This study assessed the uncertainty in the spatial pattern of rainfall trends in six widely used monthly gridded rainfall datasets for 1979–2010. Bangladesh is considered as the case study area where changes in rainfall are the highest concern due to global warming-induced climate change. The evaluation was based on the ability of the gridded data to estimate the spatial patterns of the magnitude and significance of annual and seasonal rainfall trends estimated using Mann–Kendall (MK) and modified MK (mMK) tests at 34 gauges. A set of statistical indices including Kling–Gupta efficiency, modified index of agreement (md), skill score (SS), and Jaccard similarity index (JSI) were used. The results showed a large variation in the spatial patterns of rainfall trends obtained using different gridded datasets. Global Precipitation Climatology Centre (GPCC) data was found to be the most suitable rainfall data for the assessment of annual and seasonal rainfall trends in Bangladesh which showed a JSI, md, and SS of 22%, 0.61, and 0.73, respectively, when compared with the observed annual trend. Assessment of long-term trend in rainfall (1901–2017) using mMK test revealed no change in annual rainfall and changes in seasonal rainfall only at a few grid points in Bangladesh over the last century. Full article
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Open AccessArticle
A Spatial and Temporal Study of the Green and Blue Water Flow Distribution in Typical Ecosystems and its Ecosystem Services Function in an Arid Basin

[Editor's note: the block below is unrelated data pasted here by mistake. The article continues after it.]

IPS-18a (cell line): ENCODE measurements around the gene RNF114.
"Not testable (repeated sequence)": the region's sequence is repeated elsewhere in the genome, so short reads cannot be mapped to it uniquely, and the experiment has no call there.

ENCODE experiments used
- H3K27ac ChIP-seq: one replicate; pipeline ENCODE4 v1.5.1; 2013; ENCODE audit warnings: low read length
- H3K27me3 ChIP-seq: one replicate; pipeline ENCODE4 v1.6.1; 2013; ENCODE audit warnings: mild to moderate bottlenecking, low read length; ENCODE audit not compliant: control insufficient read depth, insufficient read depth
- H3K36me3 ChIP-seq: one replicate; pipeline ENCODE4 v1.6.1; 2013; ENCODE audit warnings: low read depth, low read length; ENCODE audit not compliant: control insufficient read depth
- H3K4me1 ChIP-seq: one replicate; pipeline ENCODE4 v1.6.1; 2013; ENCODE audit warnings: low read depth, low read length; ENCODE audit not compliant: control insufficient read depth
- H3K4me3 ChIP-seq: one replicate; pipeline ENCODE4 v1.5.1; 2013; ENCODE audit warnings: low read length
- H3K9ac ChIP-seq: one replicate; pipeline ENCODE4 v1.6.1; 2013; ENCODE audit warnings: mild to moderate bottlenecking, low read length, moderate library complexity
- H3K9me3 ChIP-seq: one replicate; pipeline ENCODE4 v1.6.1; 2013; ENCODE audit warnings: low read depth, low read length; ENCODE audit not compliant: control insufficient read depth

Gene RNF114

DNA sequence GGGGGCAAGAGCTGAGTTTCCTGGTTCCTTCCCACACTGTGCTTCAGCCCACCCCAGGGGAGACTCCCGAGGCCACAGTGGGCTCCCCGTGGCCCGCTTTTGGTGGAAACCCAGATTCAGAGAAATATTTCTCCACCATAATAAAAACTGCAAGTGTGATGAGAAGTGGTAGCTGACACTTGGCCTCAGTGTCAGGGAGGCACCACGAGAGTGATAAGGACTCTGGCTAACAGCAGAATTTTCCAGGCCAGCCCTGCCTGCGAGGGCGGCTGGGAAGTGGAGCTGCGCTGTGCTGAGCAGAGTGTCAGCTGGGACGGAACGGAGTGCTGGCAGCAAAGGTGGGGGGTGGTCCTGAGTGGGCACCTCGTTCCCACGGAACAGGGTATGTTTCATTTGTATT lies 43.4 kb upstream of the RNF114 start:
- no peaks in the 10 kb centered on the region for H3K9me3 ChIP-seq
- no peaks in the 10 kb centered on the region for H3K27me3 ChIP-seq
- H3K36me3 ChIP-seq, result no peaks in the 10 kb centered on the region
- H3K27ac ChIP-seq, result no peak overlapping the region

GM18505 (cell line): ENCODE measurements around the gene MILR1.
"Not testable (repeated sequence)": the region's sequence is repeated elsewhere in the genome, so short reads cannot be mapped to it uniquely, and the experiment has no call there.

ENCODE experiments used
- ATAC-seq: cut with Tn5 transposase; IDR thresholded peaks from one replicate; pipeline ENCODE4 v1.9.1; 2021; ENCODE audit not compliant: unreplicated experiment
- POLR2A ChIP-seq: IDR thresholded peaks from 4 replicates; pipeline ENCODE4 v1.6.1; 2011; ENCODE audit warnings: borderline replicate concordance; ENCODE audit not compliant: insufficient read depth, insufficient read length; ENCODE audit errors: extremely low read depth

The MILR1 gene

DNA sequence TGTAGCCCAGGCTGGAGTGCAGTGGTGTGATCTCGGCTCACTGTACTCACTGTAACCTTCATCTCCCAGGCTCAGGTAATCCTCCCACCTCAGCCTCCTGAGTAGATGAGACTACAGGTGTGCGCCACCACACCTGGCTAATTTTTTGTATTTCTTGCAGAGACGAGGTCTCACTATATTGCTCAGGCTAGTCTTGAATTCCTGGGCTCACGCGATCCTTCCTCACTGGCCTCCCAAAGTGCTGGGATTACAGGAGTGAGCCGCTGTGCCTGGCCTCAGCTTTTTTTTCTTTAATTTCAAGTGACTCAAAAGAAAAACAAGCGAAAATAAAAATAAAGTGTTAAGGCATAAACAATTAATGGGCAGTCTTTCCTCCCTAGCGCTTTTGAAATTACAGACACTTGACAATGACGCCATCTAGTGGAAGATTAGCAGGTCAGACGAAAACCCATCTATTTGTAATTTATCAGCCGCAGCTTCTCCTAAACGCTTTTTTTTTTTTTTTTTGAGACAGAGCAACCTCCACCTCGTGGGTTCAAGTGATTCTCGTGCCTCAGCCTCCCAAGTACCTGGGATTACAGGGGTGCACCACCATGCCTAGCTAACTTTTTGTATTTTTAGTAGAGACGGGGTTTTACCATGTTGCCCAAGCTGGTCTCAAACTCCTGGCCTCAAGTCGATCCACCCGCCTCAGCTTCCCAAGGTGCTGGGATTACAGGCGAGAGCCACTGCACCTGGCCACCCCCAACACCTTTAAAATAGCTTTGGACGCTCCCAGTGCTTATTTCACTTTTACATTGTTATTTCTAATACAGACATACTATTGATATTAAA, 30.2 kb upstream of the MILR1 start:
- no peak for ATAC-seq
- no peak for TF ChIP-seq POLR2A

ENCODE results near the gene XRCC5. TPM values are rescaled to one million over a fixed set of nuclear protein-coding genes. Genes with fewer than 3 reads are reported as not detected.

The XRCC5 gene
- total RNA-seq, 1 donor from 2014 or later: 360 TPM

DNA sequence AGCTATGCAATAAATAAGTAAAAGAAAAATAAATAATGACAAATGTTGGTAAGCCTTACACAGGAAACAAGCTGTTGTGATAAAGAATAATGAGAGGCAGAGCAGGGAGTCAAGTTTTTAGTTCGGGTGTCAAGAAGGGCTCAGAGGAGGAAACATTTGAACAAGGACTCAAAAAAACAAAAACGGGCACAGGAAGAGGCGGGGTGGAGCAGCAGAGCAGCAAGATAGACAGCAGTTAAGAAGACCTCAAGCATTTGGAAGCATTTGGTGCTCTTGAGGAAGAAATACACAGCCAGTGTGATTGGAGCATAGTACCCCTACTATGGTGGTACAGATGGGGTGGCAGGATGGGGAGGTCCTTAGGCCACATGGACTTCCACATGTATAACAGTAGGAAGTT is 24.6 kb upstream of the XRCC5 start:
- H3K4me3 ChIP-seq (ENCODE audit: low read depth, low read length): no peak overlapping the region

Water 2019, 11(1), 97; https://doi.org/10.3390/w11010097
Received: 4 December 2018 / Revised: 31 December 2018 / Accepted: 3 January 2019 / Published: 8 January 2019
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Abstract
Research on relationship between green and blue water flow and ecosystem service functions has great significance for improving water resources management and for ecological protection. In this study, the distribution patterns and service functions of green and blue water flow in different ecosystems [...] Read more.
Research on relationship between green and blue water flow and ecosystem service functions has great significance for improving water resources management and for ecological protection. In this study, the distribution patterns and service functions of green and blue water flow in different ecosystems were analysed by Soil and Water Assessment Tool (SWAT) model simulation and Correlational Analysis. In the entire basin, the amount of green and blue water flow in the grassland was greater than that in the cropland, and that in the cropland was larger than that in the forest. The corn yield per hectare of cropland was highest in the Heihe River Basin, followed by wheat, and the lowest yield was the oil yield from 2000 to 2010. The mutton yield in the grassland ecosystem was greater than the beef yield from 2000 to 2010, which shows that the beef production would consume more water flow. Results show an obvious positive correlation between green or blue water flow and wheat and corn yields. Beef and mutton had a significant correlation with blue water flow, whereas mutton had a stronger correlation with green water flow. Full article
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Open AccessArticle
Meteorological Drought Monitoring in Northeastern China Using Multiple Indices
Water 2019, 11(1), 72; https://doi.org/10.3390/w11010072
Received: 7 November 2018 / Revised: 26 December 2018 / Accepted: 26 December 2018 / Published: 3 January 2019
PDF Full-text (5797 KB) | HTML Full-text | XML Full-text
Abstract